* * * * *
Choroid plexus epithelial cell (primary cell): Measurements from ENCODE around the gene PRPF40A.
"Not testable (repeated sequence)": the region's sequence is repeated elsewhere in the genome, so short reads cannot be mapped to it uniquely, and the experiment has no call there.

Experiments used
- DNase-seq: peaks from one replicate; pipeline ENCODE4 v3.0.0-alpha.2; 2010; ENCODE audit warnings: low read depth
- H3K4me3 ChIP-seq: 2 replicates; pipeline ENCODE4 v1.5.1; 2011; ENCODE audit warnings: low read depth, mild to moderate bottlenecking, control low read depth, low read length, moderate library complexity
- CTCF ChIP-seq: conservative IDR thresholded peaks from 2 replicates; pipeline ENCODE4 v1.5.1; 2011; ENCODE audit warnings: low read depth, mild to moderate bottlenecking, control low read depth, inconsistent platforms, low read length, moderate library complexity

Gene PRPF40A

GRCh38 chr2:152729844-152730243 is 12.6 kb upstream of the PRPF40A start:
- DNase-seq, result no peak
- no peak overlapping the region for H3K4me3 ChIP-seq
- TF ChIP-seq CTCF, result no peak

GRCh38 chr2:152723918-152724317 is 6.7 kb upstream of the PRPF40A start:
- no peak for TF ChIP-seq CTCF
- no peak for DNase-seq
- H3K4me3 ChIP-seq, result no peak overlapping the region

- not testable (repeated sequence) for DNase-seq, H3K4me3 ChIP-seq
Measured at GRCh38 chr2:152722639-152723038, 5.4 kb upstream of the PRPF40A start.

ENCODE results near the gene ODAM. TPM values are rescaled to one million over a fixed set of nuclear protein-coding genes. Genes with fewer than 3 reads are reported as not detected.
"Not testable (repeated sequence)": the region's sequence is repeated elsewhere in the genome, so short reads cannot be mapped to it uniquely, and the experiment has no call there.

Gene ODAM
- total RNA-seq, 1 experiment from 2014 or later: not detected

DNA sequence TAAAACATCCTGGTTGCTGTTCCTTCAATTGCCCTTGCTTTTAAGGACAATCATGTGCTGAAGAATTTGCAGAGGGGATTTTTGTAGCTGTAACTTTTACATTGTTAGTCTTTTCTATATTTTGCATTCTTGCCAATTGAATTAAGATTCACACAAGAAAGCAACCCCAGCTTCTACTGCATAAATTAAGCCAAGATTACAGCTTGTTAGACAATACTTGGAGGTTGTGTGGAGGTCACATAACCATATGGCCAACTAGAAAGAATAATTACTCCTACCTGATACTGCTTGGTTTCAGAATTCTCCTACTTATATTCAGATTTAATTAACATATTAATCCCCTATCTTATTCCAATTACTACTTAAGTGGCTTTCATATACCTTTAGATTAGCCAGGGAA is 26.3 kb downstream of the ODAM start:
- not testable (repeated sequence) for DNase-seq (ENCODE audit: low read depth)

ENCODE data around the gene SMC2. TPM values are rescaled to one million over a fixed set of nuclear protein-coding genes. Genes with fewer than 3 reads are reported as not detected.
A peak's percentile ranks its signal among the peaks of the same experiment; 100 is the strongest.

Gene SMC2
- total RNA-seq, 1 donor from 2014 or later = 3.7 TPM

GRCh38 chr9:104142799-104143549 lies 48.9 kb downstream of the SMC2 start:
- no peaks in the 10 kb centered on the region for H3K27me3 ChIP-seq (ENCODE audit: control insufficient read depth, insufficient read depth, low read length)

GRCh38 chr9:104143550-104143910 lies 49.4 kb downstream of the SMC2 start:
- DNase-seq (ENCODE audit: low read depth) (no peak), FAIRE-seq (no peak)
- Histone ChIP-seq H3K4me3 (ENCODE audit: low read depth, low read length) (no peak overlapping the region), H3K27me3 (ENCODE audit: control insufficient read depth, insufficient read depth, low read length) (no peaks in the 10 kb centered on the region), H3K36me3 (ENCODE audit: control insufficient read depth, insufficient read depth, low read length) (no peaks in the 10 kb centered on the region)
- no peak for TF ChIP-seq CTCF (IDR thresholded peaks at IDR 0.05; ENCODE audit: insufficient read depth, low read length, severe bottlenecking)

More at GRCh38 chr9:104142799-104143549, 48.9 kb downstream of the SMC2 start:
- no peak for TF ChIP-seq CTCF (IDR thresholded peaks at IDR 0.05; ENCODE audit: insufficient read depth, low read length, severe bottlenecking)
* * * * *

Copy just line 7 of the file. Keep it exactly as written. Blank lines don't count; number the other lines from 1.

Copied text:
Gene PRPF40A